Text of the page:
When is gallbladder removal recommended?

In cases where gallstones develop, it is often necessary to remove the gallbladder. Gallstones can cause inflammation and infection, as well as a number of uncomfortable symptoms including bloating; pain; nausea; and vomiting.

Other conditions for which gallbladder removal may be recommended include pancreatitis; cholecystitis; biliary dyskinesia; and choledocholithiasis. Symptoms that may suggest the need for gallbladder removal include pain in the right upper area of the abdomen, which can extend to the middle of the abdomen as well as the back and right shoulder; fever; and jaundice.

What does the gallbladder removal procedure involve?

In most cases, Dr Govender will perform laparoscopic surgery in order to remove the gallbladder. An incision will be made in the abdomen through which the gallbladder is carefully removed. If the gallbladder is severely infected or diseased, open surgery may be necessary.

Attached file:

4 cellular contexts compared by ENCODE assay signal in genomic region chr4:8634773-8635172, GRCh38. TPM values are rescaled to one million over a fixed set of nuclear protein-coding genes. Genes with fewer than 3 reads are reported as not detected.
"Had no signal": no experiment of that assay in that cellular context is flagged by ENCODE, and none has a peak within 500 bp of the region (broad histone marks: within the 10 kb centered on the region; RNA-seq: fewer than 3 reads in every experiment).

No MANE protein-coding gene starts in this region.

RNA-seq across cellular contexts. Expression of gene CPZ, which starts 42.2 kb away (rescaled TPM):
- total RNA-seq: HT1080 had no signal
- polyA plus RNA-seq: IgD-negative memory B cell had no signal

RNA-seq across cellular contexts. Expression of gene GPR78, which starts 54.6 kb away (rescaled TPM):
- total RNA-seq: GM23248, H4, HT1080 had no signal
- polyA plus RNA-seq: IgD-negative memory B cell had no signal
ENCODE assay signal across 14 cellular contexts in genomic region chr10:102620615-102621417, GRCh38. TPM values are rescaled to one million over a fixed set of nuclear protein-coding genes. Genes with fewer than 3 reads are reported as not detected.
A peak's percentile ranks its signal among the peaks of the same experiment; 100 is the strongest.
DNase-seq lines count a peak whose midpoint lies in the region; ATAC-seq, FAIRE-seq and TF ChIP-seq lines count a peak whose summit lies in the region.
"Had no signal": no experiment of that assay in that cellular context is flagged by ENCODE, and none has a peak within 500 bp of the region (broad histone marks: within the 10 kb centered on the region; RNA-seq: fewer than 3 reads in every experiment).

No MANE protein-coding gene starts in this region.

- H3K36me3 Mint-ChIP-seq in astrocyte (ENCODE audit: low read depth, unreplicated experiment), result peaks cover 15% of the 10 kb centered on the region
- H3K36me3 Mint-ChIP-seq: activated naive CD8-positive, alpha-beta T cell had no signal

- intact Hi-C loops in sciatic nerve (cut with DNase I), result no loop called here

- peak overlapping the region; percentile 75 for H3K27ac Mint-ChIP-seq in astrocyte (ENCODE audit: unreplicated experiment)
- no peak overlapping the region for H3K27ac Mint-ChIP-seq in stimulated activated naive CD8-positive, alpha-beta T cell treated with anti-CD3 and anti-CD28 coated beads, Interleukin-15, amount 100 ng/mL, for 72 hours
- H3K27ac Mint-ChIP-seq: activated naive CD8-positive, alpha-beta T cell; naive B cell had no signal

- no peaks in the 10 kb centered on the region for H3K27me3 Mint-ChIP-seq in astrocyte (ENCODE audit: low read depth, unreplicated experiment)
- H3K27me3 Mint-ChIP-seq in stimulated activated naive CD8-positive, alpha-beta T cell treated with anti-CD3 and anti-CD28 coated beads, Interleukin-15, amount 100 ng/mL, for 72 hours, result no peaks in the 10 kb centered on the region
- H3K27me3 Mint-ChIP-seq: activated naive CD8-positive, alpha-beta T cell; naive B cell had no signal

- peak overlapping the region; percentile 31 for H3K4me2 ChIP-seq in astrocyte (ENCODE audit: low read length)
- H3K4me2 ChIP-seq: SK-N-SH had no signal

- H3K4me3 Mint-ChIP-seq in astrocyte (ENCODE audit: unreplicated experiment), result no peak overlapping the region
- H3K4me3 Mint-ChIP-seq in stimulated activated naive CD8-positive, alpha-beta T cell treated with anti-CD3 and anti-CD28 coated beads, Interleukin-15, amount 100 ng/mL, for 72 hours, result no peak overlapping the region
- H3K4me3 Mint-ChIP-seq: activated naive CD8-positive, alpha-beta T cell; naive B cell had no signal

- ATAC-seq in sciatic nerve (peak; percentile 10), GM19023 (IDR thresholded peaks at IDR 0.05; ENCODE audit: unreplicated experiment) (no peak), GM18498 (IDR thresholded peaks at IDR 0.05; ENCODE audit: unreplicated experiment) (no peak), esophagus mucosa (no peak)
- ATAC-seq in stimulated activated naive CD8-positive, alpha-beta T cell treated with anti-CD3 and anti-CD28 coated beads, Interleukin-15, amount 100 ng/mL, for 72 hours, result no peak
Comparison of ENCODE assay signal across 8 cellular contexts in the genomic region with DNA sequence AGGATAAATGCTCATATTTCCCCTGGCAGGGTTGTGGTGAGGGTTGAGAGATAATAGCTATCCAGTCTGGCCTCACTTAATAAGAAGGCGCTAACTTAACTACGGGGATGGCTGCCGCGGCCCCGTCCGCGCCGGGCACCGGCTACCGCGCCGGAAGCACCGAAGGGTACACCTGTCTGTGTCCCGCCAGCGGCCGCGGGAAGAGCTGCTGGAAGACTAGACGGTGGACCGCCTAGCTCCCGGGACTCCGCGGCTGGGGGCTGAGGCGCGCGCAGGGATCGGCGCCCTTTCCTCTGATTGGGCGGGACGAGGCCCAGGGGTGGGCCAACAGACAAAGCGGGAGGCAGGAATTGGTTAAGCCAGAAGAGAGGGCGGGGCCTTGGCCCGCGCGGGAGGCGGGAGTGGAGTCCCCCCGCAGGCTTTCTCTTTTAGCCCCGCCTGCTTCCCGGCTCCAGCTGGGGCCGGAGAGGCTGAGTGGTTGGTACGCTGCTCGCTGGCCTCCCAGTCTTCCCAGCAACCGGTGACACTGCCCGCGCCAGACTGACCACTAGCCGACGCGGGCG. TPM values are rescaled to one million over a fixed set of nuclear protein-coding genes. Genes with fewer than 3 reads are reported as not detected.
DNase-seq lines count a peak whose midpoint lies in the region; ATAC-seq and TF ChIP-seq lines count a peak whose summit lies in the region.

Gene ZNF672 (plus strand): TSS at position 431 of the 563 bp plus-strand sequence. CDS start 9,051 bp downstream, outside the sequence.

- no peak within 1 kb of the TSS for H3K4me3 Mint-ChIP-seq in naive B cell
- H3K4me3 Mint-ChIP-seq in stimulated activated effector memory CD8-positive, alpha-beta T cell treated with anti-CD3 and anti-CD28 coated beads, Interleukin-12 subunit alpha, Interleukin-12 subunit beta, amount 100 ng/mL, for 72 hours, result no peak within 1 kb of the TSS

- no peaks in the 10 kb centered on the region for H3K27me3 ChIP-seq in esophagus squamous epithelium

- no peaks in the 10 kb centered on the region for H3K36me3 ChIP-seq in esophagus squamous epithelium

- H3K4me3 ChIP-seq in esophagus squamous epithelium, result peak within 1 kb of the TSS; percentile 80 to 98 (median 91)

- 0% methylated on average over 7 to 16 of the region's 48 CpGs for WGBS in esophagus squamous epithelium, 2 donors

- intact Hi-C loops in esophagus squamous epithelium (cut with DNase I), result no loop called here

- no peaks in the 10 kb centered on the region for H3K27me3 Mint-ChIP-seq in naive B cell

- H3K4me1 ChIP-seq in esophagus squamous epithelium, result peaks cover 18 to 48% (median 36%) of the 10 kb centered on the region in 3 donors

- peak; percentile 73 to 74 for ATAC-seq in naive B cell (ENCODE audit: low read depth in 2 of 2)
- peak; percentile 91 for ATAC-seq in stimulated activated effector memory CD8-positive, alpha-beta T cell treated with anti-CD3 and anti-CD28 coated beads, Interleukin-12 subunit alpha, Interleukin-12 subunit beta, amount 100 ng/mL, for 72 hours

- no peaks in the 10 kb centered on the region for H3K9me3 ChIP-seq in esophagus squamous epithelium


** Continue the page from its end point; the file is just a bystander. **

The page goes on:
What can I expect after the procedure?

Dr Govender will ensure that your vitals have stabilised before you are discharged from hospital. Full recovery from the procedure can take up to six weeks, during which time you should avoid heavy lifting and strenuous exercise. You might experience some mild pain following surgery, although Dr Govender will prescribe any appropriate medications to ease discomfort. He will advise you on when to change your bandages where necessary.

When is appendix removal recommended?

Removal of the appendix, known as appendectomy, is recommended in cases of appendicitis. Appendicitis refers to a condition in which the appendix becomes inflamed and swollen as a result of an infection. Some common symptoms of appendicitis include pain in the stomach that develops near to the belly button, and spreads to the lower right side of the abdomen; nausea; vomiting; and swelling in the abdomen.